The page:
The earthquake damage in 2010 and 2011 required the whole eastern section of that city to be basically abandoned, and a massive housing rebuild in western areas. The building continues today.

The scale of that event resulted in huge numbers of new houses built in a relatively quick timeframe. Old, tired housing stock was either demolished, or if not, it was rented cheaply after being refurbished.

So much new housing stock was added that it met or even slightly exceeded demand. House price increases in the Garden City have never taken off like in the rest of the country, and probably never will. They have an adequate supply of new, high-standard housing which can meet current demand. And at prices that first home buyers can generally afford. In the year to December 2020, CoreLogic reports that Christchurch house prices rose a modest +6.2%, the least of any main center and the slowest rise of any urban center (apart from tourism-ravaged Queenstown). That is half the rate for the rest of the country.

So the model is there, tested and proven that adequate housing supply can avoid house price distortions and keep housing affordable.

The problem is that policy makers have turned a blind eye to the Christchurch housing results.

The behaviour in the rest of the country to seek tax-free capital gains is a symptom, a response to a policy signal. Get the policy right on housing (build aggressively until we have enough modern, good quality stock, and don't put artificial cost floors in the way like the RMA/urban-rural boundaries/etc.) and a 39% income tax rate might work. But it won't when there is such an easy and profitable way to avoid it.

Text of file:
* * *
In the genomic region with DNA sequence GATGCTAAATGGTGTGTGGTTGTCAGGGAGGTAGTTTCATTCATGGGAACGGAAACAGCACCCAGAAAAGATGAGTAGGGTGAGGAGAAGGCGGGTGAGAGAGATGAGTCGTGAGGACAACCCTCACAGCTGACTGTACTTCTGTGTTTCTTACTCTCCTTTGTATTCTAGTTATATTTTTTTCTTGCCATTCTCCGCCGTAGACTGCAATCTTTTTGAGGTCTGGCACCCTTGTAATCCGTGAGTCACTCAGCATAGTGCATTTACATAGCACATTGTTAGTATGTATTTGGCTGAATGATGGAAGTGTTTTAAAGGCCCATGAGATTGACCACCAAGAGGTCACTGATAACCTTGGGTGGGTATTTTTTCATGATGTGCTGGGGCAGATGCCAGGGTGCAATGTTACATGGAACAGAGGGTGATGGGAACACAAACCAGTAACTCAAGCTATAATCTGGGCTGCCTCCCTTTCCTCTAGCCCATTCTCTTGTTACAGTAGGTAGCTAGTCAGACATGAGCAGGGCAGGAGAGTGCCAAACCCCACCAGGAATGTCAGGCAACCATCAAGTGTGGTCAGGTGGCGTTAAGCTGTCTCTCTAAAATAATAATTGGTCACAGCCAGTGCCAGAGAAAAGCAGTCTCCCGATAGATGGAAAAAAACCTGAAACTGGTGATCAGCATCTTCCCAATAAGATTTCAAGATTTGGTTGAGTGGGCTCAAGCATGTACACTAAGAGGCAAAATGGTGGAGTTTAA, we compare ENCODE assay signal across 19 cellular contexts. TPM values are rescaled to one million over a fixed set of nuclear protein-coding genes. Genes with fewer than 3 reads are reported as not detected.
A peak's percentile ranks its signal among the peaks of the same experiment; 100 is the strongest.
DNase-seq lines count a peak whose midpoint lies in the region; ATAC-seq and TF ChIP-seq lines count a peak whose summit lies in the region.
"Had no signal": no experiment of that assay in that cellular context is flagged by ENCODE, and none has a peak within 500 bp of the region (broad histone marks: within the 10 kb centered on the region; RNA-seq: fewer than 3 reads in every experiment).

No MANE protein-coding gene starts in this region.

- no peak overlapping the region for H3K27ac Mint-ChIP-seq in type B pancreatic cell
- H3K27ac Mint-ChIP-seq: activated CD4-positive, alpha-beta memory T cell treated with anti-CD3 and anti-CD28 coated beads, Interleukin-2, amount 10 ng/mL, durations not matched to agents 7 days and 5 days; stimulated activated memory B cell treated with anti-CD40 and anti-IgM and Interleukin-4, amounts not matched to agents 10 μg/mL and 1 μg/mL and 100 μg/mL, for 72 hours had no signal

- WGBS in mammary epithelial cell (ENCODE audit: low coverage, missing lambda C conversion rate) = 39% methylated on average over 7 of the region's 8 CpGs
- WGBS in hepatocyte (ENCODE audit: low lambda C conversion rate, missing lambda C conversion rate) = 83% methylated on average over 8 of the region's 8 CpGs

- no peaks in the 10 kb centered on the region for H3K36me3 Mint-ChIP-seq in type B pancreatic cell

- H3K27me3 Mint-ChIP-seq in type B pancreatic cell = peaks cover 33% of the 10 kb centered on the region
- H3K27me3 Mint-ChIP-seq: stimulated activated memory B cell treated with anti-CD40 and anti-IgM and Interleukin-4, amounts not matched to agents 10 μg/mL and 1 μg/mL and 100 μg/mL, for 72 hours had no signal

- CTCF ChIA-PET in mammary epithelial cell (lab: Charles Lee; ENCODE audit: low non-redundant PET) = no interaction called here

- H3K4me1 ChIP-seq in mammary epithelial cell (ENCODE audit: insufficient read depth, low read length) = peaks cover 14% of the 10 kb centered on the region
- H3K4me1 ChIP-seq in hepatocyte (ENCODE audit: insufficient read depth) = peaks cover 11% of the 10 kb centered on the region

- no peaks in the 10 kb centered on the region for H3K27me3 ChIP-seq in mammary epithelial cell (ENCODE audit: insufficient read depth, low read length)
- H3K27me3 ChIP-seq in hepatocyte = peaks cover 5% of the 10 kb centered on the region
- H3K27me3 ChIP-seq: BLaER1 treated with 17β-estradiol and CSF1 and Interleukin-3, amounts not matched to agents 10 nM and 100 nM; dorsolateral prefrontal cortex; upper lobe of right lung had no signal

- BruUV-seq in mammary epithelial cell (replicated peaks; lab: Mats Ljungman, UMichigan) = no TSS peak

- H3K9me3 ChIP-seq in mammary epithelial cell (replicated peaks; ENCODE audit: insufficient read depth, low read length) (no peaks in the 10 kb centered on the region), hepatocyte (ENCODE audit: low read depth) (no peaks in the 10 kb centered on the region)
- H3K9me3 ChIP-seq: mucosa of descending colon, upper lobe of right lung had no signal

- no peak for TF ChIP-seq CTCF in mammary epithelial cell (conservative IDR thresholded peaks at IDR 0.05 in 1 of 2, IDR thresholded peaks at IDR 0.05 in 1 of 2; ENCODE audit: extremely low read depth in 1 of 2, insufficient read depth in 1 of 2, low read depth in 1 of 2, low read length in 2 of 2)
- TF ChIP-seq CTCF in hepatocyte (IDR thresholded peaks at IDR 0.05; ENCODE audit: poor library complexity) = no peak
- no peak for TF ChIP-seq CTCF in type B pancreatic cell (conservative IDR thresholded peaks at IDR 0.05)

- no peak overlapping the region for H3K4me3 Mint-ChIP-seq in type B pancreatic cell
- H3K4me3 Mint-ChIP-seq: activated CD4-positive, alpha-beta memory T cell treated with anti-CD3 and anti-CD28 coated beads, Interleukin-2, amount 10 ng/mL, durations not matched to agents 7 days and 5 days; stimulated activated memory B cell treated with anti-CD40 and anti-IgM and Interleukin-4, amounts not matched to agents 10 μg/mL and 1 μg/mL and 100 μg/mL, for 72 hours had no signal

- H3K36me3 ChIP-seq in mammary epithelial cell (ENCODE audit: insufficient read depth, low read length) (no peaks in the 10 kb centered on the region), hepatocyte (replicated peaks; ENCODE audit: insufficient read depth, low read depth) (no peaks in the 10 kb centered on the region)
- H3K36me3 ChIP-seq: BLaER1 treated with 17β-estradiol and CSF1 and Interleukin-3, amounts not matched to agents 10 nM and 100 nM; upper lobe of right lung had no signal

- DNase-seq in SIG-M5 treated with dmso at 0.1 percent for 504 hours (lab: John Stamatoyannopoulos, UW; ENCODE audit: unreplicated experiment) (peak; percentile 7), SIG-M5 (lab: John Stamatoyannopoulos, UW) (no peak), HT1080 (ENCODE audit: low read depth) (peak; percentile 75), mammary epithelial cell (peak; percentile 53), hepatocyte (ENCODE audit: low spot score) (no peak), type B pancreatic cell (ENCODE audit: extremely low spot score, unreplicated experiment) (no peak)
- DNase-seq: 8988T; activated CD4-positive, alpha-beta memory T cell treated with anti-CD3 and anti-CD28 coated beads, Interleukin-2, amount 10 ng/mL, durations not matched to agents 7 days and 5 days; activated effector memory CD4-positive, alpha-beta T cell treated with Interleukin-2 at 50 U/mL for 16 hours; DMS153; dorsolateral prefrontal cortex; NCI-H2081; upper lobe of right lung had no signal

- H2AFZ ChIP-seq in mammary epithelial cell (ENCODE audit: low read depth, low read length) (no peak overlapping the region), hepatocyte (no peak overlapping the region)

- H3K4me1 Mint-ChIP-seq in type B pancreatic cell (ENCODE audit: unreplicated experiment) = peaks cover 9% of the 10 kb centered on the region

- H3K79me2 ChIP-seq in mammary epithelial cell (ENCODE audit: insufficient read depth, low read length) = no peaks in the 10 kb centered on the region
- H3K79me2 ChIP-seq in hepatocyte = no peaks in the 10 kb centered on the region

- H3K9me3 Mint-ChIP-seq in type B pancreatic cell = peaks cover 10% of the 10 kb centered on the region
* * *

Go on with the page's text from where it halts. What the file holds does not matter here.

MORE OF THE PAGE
People respond to incentives. They respond to disincentives too.

Helen Clarks 39% income tax rate failed, leaving behind a distorted economy. It was from that event we started talking about the New Zealand economy being "just a housing market, with a few trees, cows and mountains on the side".

This time, Jacinda Ardern's 39% income tax rate is coming on top of two decades of compounded distortions, and unless those distortions are sorted out, it will fail too.

New Zealand needs those for whom the 39% tax rate is targeted to invest in our productive economy - after all they are the best placed to do so. But why do that when tax-free gains can just fall from the sky when you buy houses?

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So we know the govt is gonna do something to try and show they mean bunsiness re house inflation. But what?
So I’m wondering David, is this article a random or are you hearing things?
Go help us if this is all they can come up with.


Then best you start praying for help bud.
This Govt had the opportunity last round with Kiwibuild but it was such an amateurish disgraceful B@##!up they'll not do anything remotely effective. But hey.. 50% of the electorate voted for the retards so they get what they asked for. Add to that the nearly 500K apathetic lazy ne'er do wells between 18 and 29 that were registered but couldn't be fagged.. what do you expect??